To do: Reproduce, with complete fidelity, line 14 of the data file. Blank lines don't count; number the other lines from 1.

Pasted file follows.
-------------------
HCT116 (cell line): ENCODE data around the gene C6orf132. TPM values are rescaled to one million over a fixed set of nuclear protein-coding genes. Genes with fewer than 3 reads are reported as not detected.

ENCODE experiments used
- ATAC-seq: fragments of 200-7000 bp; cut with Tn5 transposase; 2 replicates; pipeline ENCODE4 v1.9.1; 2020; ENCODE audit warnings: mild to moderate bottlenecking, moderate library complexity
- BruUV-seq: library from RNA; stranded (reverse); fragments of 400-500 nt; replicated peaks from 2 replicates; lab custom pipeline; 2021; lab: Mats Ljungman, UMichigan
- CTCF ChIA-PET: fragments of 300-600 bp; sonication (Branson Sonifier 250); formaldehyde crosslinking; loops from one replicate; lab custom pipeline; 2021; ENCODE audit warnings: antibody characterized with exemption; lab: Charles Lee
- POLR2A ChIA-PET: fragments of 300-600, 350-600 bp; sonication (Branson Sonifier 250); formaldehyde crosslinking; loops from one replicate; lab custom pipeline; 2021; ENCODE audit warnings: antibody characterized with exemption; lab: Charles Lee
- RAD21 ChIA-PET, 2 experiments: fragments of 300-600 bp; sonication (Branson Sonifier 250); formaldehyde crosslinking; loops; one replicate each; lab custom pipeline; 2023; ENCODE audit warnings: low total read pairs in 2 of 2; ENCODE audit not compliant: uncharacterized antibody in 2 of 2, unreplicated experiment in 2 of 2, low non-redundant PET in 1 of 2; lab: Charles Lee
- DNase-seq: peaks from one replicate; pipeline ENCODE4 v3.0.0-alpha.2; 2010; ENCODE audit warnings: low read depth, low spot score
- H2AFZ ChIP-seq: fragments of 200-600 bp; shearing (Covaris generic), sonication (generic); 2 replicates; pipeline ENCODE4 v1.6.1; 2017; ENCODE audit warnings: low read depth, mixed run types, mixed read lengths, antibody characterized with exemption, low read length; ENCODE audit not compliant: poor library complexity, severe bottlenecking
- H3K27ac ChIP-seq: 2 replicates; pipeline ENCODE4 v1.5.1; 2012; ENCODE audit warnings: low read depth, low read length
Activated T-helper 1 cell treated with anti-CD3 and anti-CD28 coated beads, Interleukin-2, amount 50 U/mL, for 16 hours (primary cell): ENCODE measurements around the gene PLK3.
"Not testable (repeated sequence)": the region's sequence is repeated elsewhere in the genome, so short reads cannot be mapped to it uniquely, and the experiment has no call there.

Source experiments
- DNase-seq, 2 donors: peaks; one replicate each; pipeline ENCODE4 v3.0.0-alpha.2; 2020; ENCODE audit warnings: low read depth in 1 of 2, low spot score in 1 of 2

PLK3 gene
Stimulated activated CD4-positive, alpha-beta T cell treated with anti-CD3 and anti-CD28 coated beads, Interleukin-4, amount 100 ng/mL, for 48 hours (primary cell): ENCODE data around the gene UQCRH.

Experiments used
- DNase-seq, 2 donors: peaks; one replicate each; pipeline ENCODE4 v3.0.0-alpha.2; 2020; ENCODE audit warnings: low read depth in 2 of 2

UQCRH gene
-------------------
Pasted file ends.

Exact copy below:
- DNase-seq, 2 donors: peaks; one replicate each; pipeline ENCODE4 v3.0.0-alpha.2; 2020; ENCODE audit warnings: low read depth in 1 of 2, low spot score in 1 of 2